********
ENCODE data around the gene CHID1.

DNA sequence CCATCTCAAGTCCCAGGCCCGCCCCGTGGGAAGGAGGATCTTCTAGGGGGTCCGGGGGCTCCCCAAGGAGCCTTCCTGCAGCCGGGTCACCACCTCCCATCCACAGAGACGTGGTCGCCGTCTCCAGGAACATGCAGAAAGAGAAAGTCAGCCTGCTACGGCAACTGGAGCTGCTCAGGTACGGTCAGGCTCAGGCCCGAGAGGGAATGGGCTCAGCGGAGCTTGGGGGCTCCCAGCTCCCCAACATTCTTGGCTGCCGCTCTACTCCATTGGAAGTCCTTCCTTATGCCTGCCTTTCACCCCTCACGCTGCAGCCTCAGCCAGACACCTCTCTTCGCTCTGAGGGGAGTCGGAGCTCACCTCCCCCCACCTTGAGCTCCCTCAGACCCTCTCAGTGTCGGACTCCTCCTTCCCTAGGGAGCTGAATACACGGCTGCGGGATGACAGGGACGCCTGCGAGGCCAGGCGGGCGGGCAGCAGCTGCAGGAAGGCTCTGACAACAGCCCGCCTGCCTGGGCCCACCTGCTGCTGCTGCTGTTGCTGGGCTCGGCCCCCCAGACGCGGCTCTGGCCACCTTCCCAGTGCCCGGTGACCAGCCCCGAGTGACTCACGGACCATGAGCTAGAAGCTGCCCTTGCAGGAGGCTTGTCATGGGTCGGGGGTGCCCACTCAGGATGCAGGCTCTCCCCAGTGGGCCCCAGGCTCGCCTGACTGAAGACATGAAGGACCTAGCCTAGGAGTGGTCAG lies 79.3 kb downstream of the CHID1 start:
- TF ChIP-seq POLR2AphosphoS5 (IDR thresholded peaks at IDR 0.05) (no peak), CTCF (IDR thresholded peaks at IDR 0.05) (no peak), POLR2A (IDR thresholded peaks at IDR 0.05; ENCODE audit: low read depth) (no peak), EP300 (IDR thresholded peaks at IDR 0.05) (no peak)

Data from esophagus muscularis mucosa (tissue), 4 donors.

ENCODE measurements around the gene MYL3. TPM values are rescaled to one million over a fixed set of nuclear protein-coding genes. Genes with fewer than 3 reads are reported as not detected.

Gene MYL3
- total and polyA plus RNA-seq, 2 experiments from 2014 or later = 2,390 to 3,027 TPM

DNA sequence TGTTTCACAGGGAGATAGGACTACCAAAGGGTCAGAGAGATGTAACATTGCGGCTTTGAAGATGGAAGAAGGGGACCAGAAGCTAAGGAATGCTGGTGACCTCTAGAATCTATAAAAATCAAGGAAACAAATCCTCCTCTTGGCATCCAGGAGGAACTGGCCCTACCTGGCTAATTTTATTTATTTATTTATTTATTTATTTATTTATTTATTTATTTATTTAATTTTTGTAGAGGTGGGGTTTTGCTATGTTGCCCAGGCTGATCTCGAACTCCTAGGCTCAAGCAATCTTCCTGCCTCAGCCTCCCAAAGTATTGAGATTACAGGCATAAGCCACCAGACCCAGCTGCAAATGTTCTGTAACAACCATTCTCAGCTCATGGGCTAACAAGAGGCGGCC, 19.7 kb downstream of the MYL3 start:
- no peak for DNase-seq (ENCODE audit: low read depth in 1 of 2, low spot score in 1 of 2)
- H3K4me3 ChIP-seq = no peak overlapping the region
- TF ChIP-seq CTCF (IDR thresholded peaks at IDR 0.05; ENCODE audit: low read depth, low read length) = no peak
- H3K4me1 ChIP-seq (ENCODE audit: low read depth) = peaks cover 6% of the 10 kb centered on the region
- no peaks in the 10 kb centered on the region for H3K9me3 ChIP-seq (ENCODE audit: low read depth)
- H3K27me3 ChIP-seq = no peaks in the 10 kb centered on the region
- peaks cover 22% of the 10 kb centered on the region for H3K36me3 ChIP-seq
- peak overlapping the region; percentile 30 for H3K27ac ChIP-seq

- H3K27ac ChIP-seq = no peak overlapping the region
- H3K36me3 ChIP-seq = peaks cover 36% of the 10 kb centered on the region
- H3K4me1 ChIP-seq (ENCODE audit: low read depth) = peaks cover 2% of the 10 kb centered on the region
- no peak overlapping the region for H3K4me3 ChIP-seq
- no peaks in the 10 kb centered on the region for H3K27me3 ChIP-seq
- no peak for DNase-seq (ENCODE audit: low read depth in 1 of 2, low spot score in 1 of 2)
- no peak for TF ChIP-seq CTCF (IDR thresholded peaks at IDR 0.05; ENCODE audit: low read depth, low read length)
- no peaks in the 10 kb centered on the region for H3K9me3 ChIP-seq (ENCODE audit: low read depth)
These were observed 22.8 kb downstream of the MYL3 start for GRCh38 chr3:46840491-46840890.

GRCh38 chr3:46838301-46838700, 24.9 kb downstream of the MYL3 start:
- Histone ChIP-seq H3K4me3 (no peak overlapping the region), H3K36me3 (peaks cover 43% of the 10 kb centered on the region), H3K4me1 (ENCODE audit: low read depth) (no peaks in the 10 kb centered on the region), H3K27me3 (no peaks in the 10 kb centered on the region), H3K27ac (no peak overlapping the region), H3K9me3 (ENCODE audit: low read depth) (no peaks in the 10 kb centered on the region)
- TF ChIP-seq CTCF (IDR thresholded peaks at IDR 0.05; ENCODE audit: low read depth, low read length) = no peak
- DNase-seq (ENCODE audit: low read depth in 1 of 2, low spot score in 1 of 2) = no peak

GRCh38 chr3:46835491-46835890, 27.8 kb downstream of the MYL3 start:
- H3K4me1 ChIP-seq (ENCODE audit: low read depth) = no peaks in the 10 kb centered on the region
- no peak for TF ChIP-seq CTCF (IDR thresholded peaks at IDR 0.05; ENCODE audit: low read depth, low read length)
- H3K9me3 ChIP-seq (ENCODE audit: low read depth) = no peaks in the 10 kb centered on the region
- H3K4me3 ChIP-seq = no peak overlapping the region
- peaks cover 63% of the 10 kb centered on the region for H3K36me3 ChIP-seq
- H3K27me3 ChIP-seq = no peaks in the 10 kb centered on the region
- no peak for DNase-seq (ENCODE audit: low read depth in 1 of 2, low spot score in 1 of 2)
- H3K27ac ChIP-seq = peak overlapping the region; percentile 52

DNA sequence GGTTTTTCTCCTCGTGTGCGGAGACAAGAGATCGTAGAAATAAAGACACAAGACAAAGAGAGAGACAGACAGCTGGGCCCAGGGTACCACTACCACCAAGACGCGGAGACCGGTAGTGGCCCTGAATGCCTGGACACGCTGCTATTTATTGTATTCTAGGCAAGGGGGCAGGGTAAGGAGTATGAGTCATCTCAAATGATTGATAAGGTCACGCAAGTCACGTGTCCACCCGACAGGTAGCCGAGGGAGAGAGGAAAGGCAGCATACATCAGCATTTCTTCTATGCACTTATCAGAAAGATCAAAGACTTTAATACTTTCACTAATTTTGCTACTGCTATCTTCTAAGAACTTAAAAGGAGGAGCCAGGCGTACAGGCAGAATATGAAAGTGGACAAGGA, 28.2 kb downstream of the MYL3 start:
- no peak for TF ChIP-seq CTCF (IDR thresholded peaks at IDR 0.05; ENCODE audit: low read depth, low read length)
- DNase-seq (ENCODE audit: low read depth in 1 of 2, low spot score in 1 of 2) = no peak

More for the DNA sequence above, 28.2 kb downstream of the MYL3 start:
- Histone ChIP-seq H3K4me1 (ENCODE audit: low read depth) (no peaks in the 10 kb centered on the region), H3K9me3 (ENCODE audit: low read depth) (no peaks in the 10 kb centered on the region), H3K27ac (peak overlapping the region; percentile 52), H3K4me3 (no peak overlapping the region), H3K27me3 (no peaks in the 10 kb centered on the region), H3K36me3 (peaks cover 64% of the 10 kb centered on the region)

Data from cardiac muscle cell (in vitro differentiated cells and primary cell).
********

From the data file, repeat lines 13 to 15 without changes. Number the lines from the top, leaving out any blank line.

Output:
- no peaks in the 10 kb centered on the region for H3K9me3 ChIP-seq (ENCODE audit: low read depth)
- H3K27me3 ChIP-seq = no peaks in the 10 kb centered on the region
- peaks cover 22% of the 10 kb centered on the region for H3K36me3 ChIP-seq